Currently Browsing

Posts Tagged ‘ Sanctions ’

  • 21 February 2013
  • Posted By Sina Toossi
  • 1 Comments
  • Sanctions

Are Google “doodles” sanctioned?

Google recently created a special “doodle” to mark the 812th birthday of the polymath Nasir al-Din al-Tusi, and attributes him to every country in the Middle East except the one where he actually comes from–Iran.

Doodles are commemorative changes in the Google homepage logo that are meant to celebrate an event or individual. In honoring al-Tusi, Google did the commendable thing of raising awareness about an individual and time many are unfamiliar with. However, Google committed one rather large disservice to the spread of accurate historical information with this doodle by attributing almost every country in the Middle East and North Africa (including Afghanistan) to him except the one he was actually from. Indeed, Nasir al-Din al-Tusi was a native of Khorasan (a region in north east modern day Iran), spoke and wrote in Persian as well as Arabic, and grew up in the Iranian cities of Tus, Hamedan, and Neishapur.

Now the reasons for why there was no attribution to Iran at all for this doodle are unclear. Many Google doodles, including this one for al-Tusi, are country specific. That is, they only show up on the Google homepages in countries that are listed under location on the page for the doodle. Iran does not even have a location page on the Google doodle website, which suggests it is simply excluded from Google doodle. Even doodles such as last year’s one for the Persian New Year exclude Iran. This begs the question of whether or not excluding Iran from these doodles is a result of Google having to blacklist Iran because of sanctions.

Google remains one of the few sites in Iran not blocked by the Iranian government, and many Iranians rely on it for email and search, and even make extensive use of the Persian language version of Google. Yet, Google does have a history of blocking certain services for Iran, citing sanctions. When Google Plus was introduced, Google first banned the service for Iranian IP addresses (calling Iran a “forbidden country”) before Iranian government filters got anywhere close to it. Google’s popular Google Play app store for Android mobile platforms has also long been blocked for Iranian customers. Google Earth, the Chrome Browser, and the photo service Picasa were also blocked for Iran until events (mostly the Green movement protests) and pressure led the U.S. government to issue a license that allowed these programs to be made available in Iran. Several organizations, including NIAC, have called in the past on Google and other tech companies to stop blocking Iranian people from accessing Internet communication tools.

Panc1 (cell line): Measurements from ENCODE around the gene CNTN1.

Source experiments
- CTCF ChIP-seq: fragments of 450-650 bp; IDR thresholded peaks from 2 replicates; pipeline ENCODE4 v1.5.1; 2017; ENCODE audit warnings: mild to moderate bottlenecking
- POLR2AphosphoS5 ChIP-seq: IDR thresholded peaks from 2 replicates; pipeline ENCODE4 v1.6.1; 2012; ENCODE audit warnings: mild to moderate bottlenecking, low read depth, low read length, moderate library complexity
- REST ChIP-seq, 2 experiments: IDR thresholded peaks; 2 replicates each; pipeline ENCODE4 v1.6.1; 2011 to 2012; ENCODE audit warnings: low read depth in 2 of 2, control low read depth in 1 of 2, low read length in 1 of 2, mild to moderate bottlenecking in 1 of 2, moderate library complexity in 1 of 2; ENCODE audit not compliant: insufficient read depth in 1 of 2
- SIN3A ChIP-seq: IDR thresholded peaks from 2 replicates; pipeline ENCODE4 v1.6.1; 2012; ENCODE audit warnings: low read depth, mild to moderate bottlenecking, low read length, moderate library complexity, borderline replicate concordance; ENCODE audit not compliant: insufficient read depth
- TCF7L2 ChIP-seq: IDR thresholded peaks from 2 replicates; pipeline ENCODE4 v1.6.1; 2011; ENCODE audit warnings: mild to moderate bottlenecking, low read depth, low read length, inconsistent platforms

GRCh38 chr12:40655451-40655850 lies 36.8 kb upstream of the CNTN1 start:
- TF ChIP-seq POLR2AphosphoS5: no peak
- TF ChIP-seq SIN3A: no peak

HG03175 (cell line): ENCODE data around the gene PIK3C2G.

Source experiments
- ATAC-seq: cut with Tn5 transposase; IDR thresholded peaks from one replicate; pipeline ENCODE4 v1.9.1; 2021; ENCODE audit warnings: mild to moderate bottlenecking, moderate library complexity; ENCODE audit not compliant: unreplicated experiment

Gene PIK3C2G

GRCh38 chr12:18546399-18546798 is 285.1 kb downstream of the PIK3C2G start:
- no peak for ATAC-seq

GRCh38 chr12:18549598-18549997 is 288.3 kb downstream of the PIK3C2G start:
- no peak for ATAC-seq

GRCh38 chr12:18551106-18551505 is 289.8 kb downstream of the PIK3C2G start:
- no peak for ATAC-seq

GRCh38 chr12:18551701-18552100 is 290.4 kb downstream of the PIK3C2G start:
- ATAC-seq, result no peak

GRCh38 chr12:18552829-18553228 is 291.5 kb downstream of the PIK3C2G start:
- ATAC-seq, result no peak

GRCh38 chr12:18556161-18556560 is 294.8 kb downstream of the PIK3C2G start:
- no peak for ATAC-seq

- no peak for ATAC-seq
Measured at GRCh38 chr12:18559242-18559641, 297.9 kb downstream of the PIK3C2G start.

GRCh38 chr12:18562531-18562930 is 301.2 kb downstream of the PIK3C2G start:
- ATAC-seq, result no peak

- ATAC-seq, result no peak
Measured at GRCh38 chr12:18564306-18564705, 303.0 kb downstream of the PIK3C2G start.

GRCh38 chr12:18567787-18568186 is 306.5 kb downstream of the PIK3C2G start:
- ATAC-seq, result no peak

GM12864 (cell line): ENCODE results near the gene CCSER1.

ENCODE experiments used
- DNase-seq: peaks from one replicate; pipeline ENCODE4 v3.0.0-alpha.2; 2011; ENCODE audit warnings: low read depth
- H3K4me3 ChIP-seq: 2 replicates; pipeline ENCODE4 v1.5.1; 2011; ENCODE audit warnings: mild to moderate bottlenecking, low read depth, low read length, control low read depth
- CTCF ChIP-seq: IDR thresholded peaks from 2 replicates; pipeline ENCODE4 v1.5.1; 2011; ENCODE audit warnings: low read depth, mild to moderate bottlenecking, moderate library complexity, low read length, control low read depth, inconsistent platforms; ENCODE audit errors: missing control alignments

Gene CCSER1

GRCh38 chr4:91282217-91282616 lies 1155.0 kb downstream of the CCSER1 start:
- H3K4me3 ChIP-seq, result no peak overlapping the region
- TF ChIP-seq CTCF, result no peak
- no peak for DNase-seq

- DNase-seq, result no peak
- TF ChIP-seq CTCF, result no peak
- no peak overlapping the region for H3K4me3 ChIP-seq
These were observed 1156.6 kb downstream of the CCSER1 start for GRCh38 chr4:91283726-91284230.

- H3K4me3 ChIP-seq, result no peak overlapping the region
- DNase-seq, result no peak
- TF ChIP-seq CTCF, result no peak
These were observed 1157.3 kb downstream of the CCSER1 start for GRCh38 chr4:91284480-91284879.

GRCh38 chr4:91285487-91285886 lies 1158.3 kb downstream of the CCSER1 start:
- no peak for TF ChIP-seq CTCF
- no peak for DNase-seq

• 24 October 2012
  • Posted By Brett Cox
  • 0 Comments
  • Diplomacy, Sanctions

Obama & Romney Agree on Sanctions As Medicine Grows Scarce in Iran

When it came to sanctions, the third presidential debate resembled an argument over which candidate could punish Iranians more with the “most crippling sanctions ever.”

Meanwhile, the number of unavailable medicines in Iran jumped from 30 to 90 in the last five months according to tejaratnews.com. There has been a gradual slide towards crisis for Iran’s sick, as sanctions cut off more than just Iran’s oil exports. Indeed, this report just confirms multiple other reports that the sanctions are depriving the sick and dying of much needed medicine.

At NIAC’s leadership conference earlier this month, Erich Ferrari, a Washington-based sanctions expert, explained how medical exports to Iran are being blocked, even though these items are technically exempt from sanctions. The U.S. government has sanctioned Iran’s entire banking system, and imposed massive penalties on foreign banks for dealing with Iranian financial institutions.  As a result, foreign banks are ceasing all trade with Iran, including food and medicine.

Tejarat reports that a growing number of sick are turning to alternative, and more dangerous, means of treatment such as faulty generics from India and China, untested indigenous prototypes, and herbalists.

Ferarri described two such instances with harmful, even deadly, consequences. In one case, an Iranian importer turned to China for pain medication and ended up empty handed. “They spent about five million dollars and, when it got to Iran, they tested it, and about 85% of it was just pure chalk, with no medicinal value.” He spoke of one of his clients whose aunt in an Iranian hospital was unable to obtain basic IV fluids. “The hospitals in Iran substituted what’s in the IV with just water. And because of that, her condition continued to worsen and worsen. She died, in the hospital, because they couldn’t get the products they needed.”

The Tejarat article recalled the days before punitive sanctions were put in place, when 94% of the substances needed to domestically produce most medicines were imported from mostly Western Europe and North America. However, a 30 to 40% price increase of medicines in just the last few months has served only to impoverish regular Iranians while empowering the government.

In the grander scheme of things, all are being affected by the sanctions, from management and officials, pharmaceutical manufacturers, distribution companies, hospitals and even pharmacies.

Such circumstances have forced Aban 13 Pharmacy, Iran’s most important for filling special medications, to implement a quota system. And, as is the norm in a time of shortage, many patients and their families have resorted to hoarding and buying in bulk, even smuggling needed medications across the border as if they were contraband.